Human traffickers exploit legitimate systems within multiple business sectors for their own profits. From traffickers who use banks to store their earnings and buses to move their victims around, to the hotel rooms that are integral to the operations of some sex traffickers and the social media that are vital recruitment tools, this report highlights the way industries can make fundamental shifts to their systems to prevent, detect, and disrupt human trafficking.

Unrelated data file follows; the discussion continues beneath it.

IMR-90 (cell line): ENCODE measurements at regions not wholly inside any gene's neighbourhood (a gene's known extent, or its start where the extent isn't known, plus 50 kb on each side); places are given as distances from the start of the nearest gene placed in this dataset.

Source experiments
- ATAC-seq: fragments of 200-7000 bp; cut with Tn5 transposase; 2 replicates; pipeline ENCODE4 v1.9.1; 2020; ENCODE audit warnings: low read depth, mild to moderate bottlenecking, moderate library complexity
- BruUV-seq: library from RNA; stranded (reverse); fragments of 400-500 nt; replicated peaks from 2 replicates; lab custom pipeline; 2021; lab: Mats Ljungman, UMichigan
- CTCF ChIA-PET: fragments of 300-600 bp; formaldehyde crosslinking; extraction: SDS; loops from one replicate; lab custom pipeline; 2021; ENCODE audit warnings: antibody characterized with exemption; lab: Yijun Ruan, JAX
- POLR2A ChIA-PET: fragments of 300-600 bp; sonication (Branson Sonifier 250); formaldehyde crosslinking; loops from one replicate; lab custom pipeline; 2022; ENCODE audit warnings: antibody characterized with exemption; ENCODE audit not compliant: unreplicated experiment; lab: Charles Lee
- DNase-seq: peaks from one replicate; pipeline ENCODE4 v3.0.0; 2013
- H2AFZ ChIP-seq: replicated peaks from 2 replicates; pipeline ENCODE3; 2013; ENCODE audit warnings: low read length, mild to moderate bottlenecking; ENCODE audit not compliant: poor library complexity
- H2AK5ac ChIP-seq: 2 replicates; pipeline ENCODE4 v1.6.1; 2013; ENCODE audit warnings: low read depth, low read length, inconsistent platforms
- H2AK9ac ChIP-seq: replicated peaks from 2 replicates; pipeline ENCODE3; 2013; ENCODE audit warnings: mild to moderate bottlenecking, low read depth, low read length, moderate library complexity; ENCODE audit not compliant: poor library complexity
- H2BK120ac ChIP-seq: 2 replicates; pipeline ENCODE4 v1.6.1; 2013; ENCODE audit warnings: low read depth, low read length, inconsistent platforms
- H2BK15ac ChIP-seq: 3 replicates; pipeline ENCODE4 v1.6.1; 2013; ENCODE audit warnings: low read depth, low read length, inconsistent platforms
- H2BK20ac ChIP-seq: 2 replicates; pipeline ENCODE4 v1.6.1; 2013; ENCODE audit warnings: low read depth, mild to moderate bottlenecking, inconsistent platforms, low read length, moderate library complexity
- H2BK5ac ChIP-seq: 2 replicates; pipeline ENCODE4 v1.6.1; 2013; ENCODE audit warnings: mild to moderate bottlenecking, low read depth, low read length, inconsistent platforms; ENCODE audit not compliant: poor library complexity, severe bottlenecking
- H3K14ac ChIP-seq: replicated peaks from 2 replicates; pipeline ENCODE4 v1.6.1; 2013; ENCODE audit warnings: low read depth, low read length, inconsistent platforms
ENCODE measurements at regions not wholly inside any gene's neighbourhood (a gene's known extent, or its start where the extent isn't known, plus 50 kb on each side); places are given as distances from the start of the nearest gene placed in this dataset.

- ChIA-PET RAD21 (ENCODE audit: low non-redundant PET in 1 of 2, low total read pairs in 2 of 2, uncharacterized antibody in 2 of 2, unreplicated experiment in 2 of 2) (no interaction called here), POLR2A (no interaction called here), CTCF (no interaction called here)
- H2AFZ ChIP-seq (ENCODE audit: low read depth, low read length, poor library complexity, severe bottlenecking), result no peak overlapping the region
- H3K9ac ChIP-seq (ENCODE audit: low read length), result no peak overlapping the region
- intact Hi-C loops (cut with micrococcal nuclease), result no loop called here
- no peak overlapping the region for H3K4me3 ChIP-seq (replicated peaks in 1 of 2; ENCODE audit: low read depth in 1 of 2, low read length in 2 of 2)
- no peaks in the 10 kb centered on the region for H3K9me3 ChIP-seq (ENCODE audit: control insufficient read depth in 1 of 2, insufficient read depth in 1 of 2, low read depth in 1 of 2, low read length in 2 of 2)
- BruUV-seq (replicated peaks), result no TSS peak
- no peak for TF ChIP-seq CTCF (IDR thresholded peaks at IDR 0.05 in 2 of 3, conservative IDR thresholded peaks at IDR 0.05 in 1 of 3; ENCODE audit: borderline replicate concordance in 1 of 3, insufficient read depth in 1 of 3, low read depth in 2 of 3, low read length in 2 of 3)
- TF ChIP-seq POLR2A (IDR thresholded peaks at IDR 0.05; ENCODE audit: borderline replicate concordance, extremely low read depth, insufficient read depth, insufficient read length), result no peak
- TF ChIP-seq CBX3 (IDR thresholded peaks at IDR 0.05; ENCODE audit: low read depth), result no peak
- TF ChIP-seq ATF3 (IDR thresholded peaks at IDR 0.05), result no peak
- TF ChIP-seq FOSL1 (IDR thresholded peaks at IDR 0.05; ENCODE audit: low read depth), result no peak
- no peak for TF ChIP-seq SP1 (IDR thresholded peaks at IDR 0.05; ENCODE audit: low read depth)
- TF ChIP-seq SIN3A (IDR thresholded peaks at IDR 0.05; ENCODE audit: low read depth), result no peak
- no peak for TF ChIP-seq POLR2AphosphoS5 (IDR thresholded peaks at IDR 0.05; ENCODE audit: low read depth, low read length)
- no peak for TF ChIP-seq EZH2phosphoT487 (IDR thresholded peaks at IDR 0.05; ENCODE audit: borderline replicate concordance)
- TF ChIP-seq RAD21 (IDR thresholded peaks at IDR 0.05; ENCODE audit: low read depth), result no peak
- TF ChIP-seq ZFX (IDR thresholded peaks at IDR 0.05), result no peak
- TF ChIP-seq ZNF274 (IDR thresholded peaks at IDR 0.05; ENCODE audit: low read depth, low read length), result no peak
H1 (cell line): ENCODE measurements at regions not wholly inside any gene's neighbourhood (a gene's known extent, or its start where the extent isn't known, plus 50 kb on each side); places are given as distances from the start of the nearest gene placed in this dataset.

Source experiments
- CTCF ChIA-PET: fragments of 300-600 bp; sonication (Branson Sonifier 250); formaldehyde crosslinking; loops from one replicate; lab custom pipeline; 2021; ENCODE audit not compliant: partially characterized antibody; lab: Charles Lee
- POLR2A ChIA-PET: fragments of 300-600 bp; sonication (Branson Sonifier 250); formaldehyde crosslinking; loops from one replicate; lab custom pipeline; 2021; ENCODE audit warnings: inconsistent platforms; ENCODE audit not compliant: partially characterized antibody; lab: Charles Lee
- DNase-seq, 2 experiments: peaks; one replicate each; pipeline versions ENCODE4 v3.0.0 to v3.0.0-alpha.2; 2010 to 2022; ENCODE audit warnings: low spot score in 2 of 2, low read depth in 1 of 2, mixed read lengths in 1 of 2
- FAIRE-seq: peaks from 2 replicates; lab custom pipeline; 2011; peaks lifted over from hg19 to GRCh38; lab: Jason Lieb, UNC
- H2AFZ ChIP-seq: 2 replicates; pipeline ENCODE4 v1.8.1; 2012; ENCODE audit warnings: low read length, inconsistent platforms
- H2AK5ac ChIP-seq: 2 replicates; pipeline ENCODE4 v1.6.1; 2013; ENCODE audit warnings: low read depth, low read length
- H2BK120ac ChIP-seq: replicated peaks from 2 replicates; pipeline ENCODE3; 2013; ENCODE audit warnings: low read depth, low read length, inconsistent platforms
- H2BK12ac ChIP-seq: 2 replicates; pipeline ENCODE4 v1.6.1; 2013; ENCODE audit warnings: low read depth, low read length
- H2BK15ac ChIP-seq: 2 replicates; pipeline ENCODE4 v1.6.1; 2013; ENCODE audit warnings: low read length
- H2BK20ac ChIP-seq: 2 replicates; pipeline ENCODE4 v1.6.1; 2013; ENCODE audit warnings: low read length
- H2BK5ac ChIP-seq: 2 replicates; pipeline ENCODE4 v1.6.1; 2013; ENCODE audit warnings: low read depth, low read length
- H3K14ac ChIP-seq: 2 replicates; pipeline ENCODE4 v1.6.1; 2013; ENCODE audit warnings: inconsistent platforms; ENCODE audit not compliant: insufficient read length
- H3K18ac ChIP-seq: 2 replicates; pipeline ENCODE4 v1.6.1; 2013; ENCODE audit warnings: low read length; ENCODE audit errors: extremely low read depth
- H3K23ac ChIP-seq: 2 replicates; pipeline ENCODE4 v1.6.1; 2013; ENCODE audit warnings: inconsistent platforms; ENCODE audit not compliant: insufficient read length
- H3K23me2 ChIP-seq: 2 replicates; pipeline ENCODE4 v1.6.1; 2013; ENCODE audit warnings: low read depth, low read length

As with any enterprise, human trafficking ventures are not built in a vacuum but rather depend on and intersect with legitimate industries and systems. Examples are abundant. Traffickers use banks for their earnings and buses to move their victims around; hotel rooms are integral to some sex traffickers, while social media is a recruitment trawling ground for others. The details matter. The more we know about the business plans of human trafficking, the better we can prevent and disrupt the crime and help survivors find freedom. To learn more, Polaris surveyed and interviewed the real experts on human trafficking – the survivors who lived through it. This report compiles what we learned, and how those insights can be used by businesses committed to change.
You can also view industry specific segments of the report: